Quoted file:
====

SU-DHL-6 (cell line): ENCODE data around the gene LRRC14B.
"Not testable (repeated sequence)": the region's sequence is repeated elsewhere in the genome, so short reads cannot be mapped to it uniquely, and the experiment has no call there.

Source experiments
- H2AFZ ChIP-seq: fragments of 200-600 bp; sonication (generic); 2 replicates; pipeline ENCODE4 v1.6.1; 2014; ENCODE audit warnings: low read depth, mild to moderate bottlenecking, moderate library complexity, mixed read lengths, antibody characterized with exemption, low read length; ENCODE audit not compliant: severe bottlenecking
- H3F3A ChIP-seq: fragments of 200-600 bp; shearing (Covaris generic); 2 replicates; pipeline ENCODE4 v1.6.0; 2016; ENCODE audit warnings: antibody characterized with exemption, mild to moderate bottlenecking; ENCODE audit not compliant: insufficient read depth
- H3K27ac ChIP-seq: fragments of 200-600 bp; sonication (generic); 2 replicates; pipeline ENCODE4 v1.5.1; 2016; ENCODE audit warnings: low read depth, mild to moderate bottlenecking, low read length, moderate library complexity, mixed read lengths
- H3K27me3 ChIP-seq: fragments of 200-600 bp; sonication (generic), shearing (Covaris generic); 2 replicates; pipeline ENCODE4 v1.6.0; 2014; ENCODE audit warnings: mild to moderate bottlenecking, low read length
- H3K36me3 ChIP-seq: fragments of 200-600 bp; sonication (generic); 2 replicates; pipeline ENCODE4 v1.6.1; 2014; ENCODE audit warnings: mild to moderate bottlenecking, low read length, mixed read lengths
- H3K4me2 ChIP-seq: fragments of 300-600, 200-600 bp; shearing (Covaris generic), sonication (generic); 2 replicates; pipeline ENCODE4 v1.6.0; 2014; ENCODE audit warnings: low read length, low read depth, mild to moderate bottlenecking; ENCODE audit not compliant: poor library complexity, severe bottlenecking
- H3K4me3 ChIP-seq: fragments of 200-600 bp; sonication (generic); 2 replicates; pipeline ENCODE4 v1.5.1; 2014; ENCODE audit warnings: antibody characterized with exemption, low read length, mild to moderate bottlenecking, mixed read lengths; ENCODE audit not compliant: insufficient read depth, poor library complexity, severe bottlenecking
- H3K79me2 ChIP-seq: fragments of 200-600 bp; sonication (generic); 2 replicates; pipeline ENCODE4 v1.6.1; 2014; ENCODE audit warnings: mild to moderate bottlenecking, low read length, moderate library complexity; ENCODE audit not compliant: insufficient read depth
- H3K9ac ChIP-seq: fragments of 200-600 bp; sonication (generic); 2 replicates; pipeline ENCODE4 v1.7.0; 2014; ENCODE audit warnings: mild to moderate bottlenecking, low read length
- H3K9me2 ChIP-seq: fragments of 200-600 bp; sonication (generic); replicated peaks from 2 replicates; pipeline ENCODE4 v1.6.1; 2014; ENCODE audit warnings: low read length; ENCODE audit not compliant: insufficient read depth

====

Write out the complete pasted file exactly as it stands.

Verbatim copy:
SU-DHL-6 (cell line): ENCODE data around the gene LRRC14B.
"Not testable (repeated sequence)": the region's sequence is repeated elsewhere in the genome, so short reads cannot be mapped to it uniquely, and the experiment has no call there.

Source experiments
- H2AFZ ChIP-seq: fragments of 200-600 bp; sonication (generic); 2 replicates; pipeline ENCODE4 v1.6.1; 2014; ENCODE audit warnings: low read depth, mild to moderate bottlenecking, moderate library complexity, mixed read lengths, antibody characterized with exemption, low read length; ENCODE audit not compliant: severe bottlenecking
- H3F3A ChIP-seq: fragments of 200-600 bp; shearing (Covaris generic); 2 replicates; pipeline ENCODE4 v1.6.0; 2016; ENCODE audit warnings: antibody characterized with exemption, mild to moderate bottlenecking; ENCODE audit not compliant: insufficient read depth
- H3K27ac ChIP-seq: fragments of 200-600 bp; sonication (generic); 2 replicates; pipeline ENCODE4 v1.5.1; 2016; ENCODE audit warnings: low read depth, mild to moderate bottlenecking, low read length, moderate library complexity, mixed read lengths
- H3K27me3 ChIP-seq: fragments of 200-600 bp; sonication (generic), shearing (Covaris generic); 2 replicates; pipeline ENCODE4 v1.6.0; 2014; ENCODE audit warnings: mild to moderate bottlenecking, low read length
- H3K36me3 ChIP-seq: fragments of 200-600 bp; sonication (generic); 2 replicates; pipeline ENCODE4 v1.6.1; 2014; ENCODE audit warnings: mild to moderate bottlenecking, low read length, mixed read lengths
- H3K4me2 ChIP-seq: fragments of 300-600, 200-600 bp; shearing (Covaris generic), sonication (generic); 2 replicates; pipeline ENCODE4 v1.6.0; 2014; ENCODE audit warnings: low read length, low read depth, mild to moderate bottlenecking; ENCODE audit not compliant: poor library complexity, severe bottlenecking
- H3K4me3 ChIP-seq: fragments of 200-600 bp; sonication (generic); 2 replicates; pipeline ENCODE4 v1.5.1; 2014; ENCODE audit warnings: antibody characterized with exemption, low read length, mild to moderate bottlenecking, mixed read lengths; ENCODE audit not compliant: insufficient read depth, poor library complexity, severe bottlenecking
- H3K79me2 ChIP-seq: fragments of 200-600 bp; sonication (generic); 2 replicates; pipeline ENCODE4 v1.6.1; 2014; ENCODE audit warnings: mild to moderate bottlenecking, low read length, moderate library complexity; ENCODE audit not compliant: insufficient read depth
- H3K9ac ChIP-seq: fragments of 200-600 bp; sonication (generic); 2 replicates; pipeline ENCODE4 v1.7.0; 2014; ENCODE audit warnings: mild to moderate bottlenecking, low read length
- H3K9me2 ChIP-seq: fragments of 200-600 bp; sonication (generic); replicated peaks from 2 replicates; pipeline ENCODE4 v1.6.1; 2014; ENCODE audit warnings: low read length; ENCODE audit not compliant: insufficient read depth